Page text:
University City

Operation Tooth

When the Greater St. Louis Citizens’ Committee for Nuclear Information touted its $10,000 grant from the J.M. Kaplan Fund, the public didn’t know the foundation was a CIA front.

first published at firstsecretcity.com

The announcement came at the second-annual meeting of the Greater St. Louis Citizens’ Committee for Nuclear Safety at the Heman Park Community Center in University City, Mo. on May 8, 1960. More than 500 attendees heard the good news. Their organization had received a $10,000 grant from the J.M. Kaplan Fund to pursue its laudable work.  It was cause for celebration. But they were unaware of one string attached to the generous gift, a nettlesome detail that may have dampened their enthusiasm that long ago spring evening: the Kaplan Fund was a CIA front.

Then as now there were ramped up concerns over an ongoing public health crisis. In 1960, the problem was the wind-driven dispersal of nuclear fallout. St. Louisans were  worried about the proliferation of nuclear weapons during the Cold War, and the potential health effects that atmospheric testing was having on their children. To address the issue, they enlisted leaders of the scientific community to study the effects of radiation. There was no reason for them to suspect that their local organization’s goals had been subverted. That possibility wasn’t on anybody’s radar back then.

It’s a question that’s remained unasked until now; a footnote to history that’s been buried in the First Secret City for 60 years.

The citizens’ committee, a coalition of parents, educators, medical professionals and scientists, had formed in 1959 to measure Strontium-90 levels by collecting the baby teeth of elementary school children in the St. Louis area and elsewhere.  The radioactive isotope, known to be present in nuclear fallout, concentrated in human bones and teeth, particularly growing children who consumed milk. Kids were encouraged by parents, teachers and dentists to give their teeth to science instead of the tooth fairy. In return, they were rewarded with a membership card and button to the Operation Tooth Club.  The program was called The Baby Tooth Survey. The director of the survey was Dr. Louise Reiss, and its scientific advisory board included Washington University biologist Barry Commoner.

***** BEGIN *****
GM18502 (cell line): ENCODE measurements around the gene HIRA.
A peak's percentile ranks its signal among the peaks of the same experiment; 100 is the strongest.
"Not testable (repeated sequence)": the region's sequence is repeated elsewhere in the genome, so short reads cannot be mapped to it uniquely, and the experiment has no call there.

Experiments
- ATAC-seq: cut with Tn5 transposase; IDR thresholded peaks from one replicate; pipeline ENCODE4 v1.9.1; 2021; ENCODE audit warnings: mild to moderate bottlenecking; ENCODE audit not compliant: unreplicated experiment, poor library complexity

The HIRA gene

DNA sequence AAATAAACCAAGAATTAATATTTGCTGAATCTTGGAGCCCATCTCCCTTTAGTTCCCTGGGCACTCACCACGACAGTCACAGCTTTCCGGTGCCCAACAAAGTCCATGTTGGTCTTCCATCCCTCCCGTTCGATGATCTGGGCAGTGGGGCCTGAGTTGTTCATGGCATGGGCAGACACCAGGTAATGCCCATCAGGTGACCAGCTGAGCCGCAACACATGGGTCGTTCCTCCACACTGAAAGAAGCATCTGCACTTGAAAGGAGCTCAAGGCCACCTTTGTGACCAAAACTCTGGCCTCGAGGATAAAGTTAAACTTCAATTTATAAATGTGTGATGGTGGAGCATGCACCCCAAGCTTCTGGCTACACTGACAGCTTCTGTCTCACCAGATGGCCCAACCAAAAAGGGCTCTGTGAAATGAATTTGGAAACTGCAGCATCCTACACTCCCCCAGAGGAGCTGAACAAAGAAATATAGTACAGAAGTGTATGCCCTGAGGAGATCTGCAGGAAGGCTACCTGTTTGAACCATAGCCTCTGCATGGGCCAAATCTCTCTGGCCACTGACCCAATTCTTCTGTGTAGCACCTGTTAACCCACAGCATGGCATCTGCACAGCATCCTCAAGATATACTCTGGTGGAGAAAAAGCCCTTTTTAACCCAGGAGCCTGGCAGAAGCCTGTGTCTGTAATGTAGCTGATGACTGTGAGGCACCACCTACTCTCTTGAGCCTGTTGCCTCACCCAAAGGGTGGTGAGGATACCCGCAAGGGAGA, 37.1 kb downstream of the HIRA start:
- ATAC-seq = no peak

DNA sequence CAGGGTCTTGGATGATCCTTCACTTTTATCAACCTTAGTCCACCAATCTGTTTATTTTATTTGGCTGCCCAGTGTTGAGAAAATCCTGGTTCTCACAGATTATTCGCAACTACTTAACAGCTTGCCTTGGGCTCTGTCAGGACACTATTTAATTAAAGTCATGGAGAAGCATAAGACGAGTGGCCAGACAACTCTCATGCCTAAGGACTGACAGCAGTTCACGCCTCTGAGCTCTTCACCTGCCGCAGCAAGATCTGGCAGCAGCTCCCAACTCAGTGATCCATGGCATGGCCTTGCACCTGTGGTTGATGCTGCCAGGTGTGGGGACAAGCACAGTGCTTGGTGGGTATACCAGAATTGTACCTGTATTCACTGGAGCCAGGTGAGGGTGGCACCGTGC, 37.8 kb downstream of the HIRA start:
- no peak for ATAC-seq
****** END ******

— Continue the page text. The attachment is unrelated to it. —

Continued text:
The keynote speaker at the 1960 meeting of the committee was internationally renowned  anthropologist Margaret Mead, according to accounts published in the St. Louis Post-Dispatch and St. Louis Globe-Democrat. The same news accounts also reported the generous contribution from the J.M. Kaplan Fund of New York, which later would be revealed in congressional hearings to be a covert conduit for funneling CIA cash.

Margaret Mead

U.S. Rep. Wright Patman, a Texas Democrat, outed the private foundation’s ties to the CIA  at a hearing of his House Small Business Sub-committee on Aug. 31, 1964. In addition to the congressional probe, the Kaplan Fund was also under investigation by  the Internal Revenue Service, which confirmed the foundation’s ties to the CIA, according to a news story in the New York TimesJacob M. Kaplan, former head of Welch’s Grape Juice company and founder of the non-profit charity, had already garnered IRS attention for using the fund as a tax dodge. Patman’s hearings determined that the Kaplan Fund had been used as a CIA front  from 1959 to 1964.

U.S. Rep. Wright Patman (Texas-D)

It is uncertain whether the money donated to the St. Louis group was part of the CIA’s clandestine operations, but the agency’s extensive use of private foundations, including the Kaplan Fund, gained further exposure in subsequent investigative reports that appeared in the late 1960s in the Texas Observer, Nation, and Ramparts magazines.

Mead’s presence at the St. Louis meeting, where the the Kaplan Fund’s generosity was announced, is intriguing because of her previous involvement in espionage dating back to World War II, when she and then-husband Gregory Bateson,  also an anthropologist, produced propaganda in the South Pacific for the Office of Strategic Services (OSS), the precursor to the CIA.

Harold Abramson

In the early 1950s, Bateson tripped on LSD furnished to him by Dr. Harold Abramson, who was part of the agency’s top-secret MK-Ultra project, a program that experimented on the use of hallucinogenic drugs and other means to influence and control human behavior. After scoring more of the CIA’s acid, he turned on his friend Alan Ginsberg, the beat poet. Funding for Abramson’s LSD research was funneled through two other CIA cutouts: the Geschickter Fund for Medical Research and the Josiah Macy Jr. Foundation.